13820 109A Avenue, Edmonton
Designed by: Hemingway and Laubenthal
With possible zoning changes coming in the near future, the Westmount Presbyterian Church from 1958 remains a paramount example of Modernist design due to its simple massing and use of only the most necessary building components. Wood siding and concrete blocks, humble and locally-sourced material used in many buildings of the post-war era, were used in creative ways to create visual interest in lieu of decorative add-ons. An example of this can be seen in the pattern created by staggering concrete blocks on the exterior walls.
The changing depth of the eaves on the low-slope roofline creates a dynamic feel to this otherwise modest and low-profile building. The sanctuary is expressed through the vaulted interior ceiling utilizing a long span structure. Concrete block masonry composes the exterior wall of the sanctuary and is punctured by curtain wall glazing and placement of window-dividing mullions at human proportions. A flat roof extends over the front porch, supported by painted steel structural columns. There is a deep overhang at the front entrance that serves as a very practical response to Prairie winters, and creates a sense of entrance and a welcoming space to mingle – one of the most social aspects of attending church.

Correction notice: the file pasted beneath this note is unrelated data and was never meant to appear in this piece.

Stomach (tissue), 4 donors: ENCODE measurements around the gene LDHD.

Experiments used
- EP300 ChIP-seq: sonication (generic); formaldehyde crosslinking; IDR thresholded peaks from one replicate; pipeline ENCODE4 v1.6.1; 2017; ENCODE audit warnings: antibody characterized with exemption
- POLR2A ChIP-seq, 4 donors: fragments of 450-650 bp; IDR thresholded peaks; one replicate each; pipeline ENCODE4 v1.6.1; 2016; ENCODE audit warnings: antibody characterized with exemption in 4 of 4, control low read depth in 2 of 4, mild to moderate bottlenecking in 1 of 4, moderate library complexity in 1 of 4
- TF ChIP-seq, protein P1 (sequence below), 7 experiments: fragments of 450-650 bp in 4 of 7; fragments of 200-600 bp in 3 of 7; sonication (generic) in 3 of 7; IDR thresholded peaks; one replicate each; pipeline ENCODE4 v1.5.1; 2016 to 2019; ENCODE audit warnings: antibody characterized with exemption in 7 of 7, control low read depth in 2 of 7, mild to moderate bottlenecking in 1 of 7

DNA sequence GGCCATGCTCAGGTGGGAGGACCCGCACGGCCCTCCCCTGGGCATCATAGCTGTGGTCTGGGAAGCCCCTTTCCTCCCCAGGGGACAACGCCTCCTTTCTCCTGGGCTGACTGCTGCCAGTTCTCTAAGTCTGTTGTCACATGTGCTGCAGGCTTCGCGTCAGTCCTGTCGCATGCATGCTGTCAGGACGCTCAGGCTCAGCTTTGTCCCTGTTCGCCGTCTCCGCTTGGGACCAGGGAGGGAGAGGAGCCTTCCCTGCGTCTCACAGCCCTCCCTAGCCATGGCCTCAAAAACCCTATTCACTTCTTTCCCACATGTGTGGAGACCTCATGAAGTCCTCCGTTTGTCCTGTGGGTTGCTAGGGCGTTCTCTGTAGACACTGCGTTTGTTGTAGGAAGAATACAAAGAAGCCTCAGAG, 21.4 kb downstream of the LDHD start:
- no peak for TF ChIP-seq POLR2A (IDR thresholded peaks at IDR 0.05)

Linear motifs play a big role in the look and feel of Westmount Presbyterian. Long and low horizontal lines pay homage to the local landscape and are complemented by the lines in the tongue and groove wood soffits and siding. Asymmetrical stained glass windows and large expanses of glass throughout the front walls allow natural light inside and blur the division between the interior and exterior. Previously clad in brick, the lengthy services building has been re-clad in durable tin siding likely as an attempt to reduce maintenance costs to the overall structure.
Edmonton’s “Sunday Modernism” – Modernist Churches in the Post-War Era - Edmonton City as Museum Project